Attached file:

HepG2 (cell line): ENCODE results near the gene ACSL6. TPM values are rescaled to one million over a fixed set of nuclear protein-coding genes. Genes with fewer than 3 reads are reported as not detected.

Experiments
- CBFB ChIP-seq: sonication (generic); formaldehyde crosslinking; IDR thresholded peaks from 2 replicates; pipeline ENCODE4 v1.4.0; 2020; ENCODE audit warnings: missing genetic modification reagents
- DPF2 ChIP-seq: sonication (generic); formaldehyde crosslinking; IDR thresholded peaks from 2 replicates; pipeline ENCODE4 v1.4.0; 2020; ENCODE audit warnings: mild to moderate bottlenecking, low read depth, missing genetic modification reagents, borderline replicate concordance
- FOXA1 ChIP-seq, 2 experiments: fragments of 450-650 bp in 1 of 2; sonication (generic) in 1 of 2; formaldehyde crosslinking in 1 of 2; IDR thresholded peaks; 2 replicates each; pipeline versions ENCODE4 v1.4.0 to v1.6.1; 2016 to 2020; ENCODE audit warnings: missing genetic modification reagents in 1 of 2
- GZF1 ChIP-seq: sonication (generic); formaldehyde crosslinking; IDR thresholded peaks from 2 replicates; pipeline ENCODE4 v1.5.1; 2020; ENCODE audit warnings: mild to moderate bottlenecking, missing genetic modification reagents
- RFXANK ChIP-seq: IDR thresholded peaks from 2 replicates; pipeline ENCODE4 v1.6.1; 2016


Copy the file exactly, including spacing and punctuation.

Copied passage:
HepG2 (cell line): ENCODE results near the gene ACSL6. TPM values are rescaled to one million over a fixed set of nuclear protein-coding genes. Genes with fewer than 3 reads are reported as not detected.

Experiments
- CBFB ChIP-seq: sonication (generic); formaldehyde crosslinking; IDR thresholded peaks from 2 replicates; pipeline ENCODE4 v1.4.0; 2020; ENCODE audit warnings: missing genetic modification reagents
- DPF2 ChIP-seq: sonication (generic); formaldehyde crosslinking; IDR thresholded peaks from 2 replicates; pipeline ENCODE4 v1.4.0; 2020; ENCODE audit warnings: mild to moderate bottlenecking, low read depth, missing genetic modification reagents, borderline replicate concordance
- FOXA1 ChIP-seq, 2 experiments: fragments of 450-650 bp in 1 of 2; sonication (generic) in 1 of 2; formaldehyde crosslinking in 1 of 2; IDR thresholded peaks; 2 replicates each; pipeline versions ENCODE4 v1.4.0 to v1.6.1; 2016 to 2020; ENCODE audit warnings: missing genetic modification reagents in 1 of 2
- GZF1 ChIP-seq: sonication (generic); formaldehyde crosslinking; IDR thresholded peaks from 2 replicates; pipeline ENCODE4 v1.5.1; 2020; ENCODE audit warnings: mild to moderate bottlenecking, missing genetic modification reagents
- RFXANK ChIP-seq: IDR thresholded peaks from 2 replicates; pipeline ENCODE4 v1.6.1; 2016